Emma Aulenback studied abroad in Dublin, Ireland in the spring of 2019, and today she’s back to share a reflection on her time abroad. She discusses what it was like adjusting from having a jam-packed academic, extracurricular, and social calendar as a college student in the US to having large blocks of unstructured free time in Dublin.
“See here! The only assignments you lot have are the ones listed on this sheet,” my professor’s voice boomed from the front of the class.
“Interesting,” I thought, looking at my crisp, first-day syllabi. I flipped the pages over and over again. There were only about four. Was I too focused on how groovy it was that my professor just said, “you lot”? No, I was not mistaken. I had essentially NO homework. Is that not every student’s ultimate dream? Just go to class once or twice a week and then… and then what?
What? What was I supposed to do with the rest of my time?
Up until this point, I thought I had the college song and dance down pat: class, library, work... eat, sleep, repeat the chorus. Socializing and extracurriculars had to be penciled in. At UMass, my planner had me out of the house straight from 7:30 AM until the birds let the bats take stage. There was always an insurmountable amount of reading to skim and discussion posts to fluff up. I had always wondered why our professors gave us so much work! Quality never had a chance with quantity on the ticket.
My weekends at UMass were never long enough for the full-fledged “fun-genda” my friends and I dreamed up. “Friday” and “Saturday” were written in gold. Being surrounded by friends and things to do is what got me through the stress of it all. Unfortunately, these life-giving aspects take a backseat to our culture’s priority passengers: “Academics” and “Career”.
While in Dublin, I found myself floating in a universe of unstructured time. It seemed that every day of the week was now something shiny and sacred. After class, I questioned what to do with myself. There was nothing I had to do. No list of things to check off or assignments to fall behind on. No shift to cover, or club meeting to attend. One would think this newfound change would be a sigh of relief—a break from an exhausting, overly scheduled lifestyle. Not exactly. For those first few weeks I was discomforted by my blank schedule. Was I missing “the rush” of having 5 exams in one week, or was I channeling the feelings of my neglected planner? Definitely the latter.
However, I am the kind of gal who organizes the pantry on a snow day. Idle and I don’t get along. Yet, I soon realized that having nothing to do did not mean I had to do nothing. I started scheduling my weekdays as I did my precious weekends back home. Except now, my “fun-genda” was more spontaneous. No two days looked the same.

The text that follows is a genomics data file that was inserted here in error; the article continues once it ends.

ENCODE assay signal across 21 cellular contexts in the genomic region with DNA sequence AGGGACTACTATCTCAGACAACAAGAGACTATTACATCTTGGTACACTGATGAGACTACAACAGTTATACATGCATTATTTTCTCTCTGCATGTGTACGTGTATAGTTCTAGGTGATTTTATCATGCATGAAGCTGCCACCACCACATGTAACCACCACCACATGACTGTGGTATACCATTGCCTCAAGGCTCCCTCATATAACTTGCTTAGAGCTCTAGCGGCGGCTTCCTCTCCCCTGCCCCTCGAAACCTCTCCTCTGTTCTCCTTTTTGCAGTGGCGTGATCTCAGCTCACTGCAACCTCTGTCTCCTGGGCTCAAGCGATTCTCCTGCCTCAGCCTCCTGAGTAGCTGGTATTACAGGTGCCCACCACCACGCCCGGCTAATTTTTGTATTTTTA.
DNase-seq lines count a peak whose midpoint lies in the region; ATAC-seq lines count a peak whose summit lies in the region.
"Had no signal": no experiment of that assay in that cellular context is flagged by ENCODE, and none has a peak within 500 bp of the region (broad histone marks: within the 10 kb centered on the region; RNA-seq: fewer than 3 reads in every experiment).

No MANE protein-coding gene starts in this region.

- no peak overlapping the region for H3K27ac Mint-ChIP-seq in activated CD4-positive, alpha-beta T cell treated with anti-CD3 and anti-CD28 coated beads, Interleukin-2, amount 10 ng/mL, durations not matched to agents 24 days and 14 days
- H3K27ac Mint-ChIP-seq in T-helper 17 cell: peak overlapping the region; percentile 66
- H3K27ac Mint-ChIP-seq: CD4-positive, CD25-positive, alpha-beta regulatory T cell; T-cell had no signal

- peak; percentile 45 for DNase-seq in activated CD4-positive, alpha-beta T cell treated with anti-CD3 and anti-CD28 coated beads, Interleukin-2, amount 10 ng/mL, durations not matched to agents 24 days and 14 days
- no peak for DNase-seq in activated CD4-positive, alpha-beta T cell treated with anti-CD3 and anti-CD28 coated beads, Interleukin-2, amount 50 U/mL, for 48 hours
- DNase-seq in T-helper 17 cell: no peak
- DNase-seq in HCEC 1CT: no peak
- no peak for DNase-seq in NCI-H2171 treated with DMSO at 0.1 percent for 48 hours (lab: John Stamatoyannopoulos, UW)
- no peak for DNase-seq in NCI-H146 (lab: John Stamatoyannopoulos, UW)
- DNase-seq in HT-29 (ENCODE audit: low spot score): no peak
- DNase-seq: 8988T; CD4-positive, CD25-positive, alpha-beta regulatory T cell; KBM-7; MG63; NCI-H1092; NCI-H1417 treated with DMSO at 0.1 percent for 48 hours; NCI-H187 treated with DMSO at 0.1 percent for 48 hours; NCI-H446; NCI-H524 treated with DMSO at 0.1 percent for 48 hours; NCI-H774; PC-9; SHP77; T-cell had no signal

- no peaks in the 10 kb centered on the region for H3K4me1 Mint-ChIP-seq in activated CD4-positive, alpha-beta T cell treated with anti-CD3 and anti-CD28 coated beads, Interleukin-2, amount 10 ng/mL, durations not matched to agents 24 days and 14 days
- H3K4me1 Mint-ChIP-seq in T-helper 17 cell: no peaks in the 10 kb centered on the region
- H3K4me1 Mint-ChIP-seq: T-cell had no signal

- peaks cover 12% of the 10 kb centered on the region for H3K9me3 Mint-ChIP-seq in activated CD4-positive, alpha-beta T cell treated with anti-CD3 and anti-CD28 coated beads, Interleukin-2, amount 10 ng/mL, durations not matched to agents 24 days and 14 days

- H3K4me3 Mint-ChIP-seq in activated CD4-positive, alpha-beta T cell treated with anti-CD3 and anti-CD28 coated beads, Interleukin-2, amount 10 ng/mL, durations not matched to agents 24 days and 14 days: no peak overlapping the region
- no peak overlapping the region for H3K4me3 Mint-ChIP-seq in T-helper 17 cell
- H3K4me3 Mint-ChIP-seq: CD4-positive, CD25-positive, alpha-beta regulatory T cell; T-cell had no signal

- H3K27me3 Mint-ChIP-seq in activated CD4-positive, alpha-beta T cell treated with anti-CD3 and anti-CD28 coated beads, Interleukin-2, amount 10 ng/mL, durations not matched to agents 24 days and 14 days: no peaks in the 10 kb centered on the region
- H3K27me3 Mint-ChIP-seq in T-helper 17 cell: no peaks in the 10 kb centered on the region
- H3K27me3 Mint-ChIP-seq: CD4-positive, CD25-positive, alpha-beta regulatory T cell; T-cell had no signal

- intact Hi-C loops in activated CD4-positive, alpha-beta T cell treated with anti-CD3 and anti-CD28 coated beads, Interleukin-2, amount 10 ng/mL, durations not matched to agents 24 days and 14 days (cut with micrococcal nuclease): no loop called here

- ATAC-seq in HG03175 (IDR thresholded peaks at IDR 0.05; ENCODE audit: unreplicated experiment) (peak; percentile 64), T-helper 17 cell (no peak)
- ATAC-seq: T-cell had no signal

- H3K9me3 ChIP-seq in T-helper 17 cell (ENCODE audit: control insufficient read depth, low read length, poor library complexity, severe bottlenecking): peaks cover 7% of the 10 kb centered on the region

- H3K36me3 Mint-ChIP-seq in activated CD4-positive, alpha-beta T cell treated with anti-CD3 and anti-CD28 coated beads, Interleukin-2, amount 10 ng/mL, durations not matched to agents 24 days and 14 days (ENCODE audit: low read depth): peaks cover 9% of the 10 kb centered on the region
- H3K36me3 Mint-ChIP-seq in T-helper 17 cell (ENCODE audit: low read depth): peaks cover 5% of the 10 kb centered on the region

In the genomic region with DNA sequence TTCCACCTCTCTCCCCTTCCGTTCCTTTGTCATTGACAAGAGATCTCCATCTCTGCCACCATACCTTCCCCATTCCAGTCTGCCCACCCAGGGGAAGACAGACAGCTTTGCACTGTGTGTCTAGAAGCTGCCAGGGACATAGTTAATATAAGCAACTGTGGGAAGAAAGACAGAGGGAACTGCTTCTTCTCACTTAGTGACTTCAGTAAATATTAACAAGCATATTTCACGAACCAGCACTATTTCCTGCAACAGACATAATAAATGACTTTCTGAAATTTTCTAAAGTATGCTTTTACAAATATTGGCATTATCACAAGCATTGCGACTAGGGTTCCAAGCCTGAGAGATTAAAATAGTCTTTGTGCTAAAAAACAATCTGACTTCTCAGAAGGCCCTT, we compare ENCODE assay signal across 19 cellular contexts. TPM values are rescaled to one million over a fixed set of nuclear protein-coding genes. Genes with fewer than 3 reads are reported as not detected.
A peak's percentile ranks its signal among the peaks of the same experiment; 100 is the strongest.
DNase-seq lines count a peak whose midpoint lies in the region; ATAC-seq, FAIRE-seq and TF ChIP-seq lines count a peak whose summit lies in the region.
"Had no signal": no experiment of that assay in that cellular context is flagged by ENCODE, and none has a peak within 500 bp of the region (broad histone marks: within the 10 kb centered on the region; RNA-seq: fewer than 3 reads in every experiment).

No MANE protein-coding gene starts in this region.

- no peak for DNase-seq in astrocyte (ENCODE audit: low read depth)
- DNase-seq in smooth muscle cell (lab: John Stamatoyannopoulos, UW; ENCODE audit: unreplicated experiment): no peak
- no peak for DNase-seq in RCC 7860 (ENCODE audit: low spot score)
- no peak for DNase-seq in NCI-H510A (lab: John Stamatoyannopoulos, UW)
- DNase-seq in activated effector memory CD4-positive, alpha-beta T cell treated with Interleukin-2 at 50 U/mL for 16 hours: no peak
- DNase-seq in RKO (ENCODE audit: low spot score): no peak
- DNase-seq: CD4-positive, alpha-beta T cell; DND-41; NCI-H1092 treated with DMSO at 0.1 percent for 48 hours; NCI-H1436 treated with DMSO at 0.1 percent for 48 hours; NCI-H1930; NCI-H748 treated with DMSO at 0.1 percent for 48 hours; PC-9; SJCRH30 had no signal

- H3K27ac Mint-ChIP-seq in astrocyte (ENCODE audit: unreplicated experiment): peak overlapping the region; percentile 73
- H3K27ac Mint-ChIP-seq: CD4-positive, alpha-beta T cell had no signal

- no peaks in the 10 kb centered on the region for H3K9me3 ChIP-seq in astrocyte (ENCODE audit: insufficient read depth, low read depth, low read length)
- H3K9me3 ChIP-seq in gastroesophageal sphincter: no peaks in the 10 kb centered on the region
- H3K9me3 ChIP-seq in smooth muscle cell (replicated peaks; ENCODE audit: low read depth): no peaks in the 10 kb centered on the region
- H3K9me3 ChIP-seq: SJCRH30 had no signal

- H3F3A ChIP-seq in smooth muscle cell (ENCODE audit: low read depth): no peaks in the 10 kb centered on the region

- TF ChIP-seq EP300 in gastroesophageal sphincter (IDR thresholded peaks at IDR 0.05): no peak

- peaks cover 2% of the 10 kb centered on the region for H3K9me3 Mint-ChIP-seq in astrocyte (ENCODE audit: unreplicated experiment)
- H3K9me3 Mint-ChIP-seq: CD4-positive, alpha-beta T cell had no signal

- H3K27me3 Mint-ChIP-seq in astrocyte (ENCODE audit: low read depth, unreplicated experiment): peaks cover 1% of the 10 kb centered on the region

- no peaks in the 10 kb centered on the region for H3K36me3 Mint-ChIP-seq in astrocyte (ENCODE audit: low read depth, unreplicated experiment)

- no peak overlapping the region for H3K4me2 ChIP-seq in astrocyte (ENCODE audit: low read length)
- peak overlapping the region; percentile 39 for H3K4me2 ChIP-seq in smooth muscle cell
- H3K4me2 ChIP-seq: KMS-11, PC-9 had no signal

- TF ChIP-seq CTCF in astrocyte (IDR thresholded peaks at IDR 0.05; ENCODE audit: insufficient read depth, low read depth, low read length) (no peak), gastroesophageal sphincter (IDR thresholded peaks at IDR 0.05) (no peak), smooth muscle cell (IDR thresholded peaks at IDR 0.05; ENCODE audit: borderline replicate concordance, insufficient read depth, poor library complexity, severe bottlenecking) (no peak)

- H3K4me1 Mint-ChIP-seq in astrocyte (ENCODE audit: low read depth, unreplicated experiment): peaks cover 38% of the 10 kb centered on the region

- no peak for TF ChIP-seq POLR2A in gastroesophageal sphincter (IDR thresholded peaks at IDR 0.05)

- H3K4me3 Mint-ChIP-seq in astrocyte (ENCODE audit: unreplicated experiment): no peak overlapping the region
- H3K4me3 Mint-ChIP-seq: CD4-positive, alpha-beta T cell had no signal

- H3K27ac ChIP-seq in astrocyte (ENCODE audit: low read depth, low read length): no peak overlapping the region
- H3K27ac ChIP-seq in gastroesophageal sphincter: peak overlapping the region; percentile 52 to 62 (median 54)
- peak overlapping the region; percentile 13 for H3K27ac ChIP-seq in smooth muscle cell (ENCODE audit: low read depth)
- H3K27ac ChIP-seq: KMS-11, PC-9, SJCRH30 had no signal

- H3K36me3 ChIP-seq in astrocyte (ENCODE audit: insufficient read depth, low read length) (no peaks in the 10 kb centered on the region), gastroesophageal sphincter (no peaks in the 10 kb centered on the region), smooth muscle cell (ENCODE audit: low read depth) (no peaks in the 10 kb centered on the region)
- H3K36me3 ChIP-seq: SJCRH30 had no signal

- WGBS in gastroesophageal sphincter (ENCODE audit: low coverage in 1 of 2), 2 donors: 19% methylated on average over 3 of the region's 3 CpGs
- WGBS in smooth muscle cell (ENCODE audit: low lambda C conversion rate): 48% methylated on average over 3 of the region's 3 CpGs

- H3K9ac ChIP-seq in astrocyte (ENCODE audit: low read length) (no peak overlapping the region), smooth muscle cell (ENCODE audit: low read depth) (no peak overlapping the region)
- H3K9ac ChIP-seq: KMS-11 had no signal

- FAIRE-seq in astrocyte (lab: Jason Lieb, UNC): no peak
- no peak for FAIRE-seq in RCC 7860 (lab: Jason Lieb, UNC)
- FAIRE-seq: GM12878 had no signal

“An all-you-can-eat Lebanese buffet? On a Tuesday? Of course!” I said, taking the offer and putting away my packed lunch. Reading alone on the lawn led to friends stopping by to say “hello,” which led us meandering up the street for drinks. I scheduled more dinner parties than I did study sessions. The unknown opportunity was my new routine.
For the first time in my educational career, I had a choice in how I organized my time. After initially feeling lost by this newfound independence, I realized that living life outside of school is a skill we don’t teach in America. Our downtime as students is nearly non-existent. In fact, having any downtime at all made me feel guilty—like I was not doing enough. An empty slot in my calendar meant something was surely missing on my resume.
Freedom described my academics here, as well! Creativity was definitely not the main focus of many of my US college classes. Success was the ability to regurgitate the main point of an 18th-century reading you eked out that same morning at 4 AM. I actually looked forward to creating my Griffith College work. The four assignments for my Writing for Arts and Culture class were all based on real-life experiences we had in the city! Indeed, the Bastille concert I went to with a friend doubled as the focus of my performance review.
Irish life was a true life because it had balance. It’s about time that “Mental Health Manager” be the new sought-after job experience among employers. And so, I made sure not to overload myself going into senior year. I made time for those sporadic coffee dates and explored parts of campus I never made time to appreciate.
After the pandemic cut my senior year short, I had no regrets in not spending so much time in the library. If not for my experiences abroad, I truly believe my last memories would have been tinged by the glare of fluorescent lights and clacking keyboards. Instead, I remember time well spent pulling pranks on my roommate and playing frisbee in the field...my planner in a desk far, far away.
Emma Aulenback is a CAPA Dublin alumnus and Sociology major from University of Massachusetts, Amherst. She was also an official CAPA blogger, sharing her stories weekly on the CAPA World blog during her spring 2019 study abroad semester in Dublin, Ireland.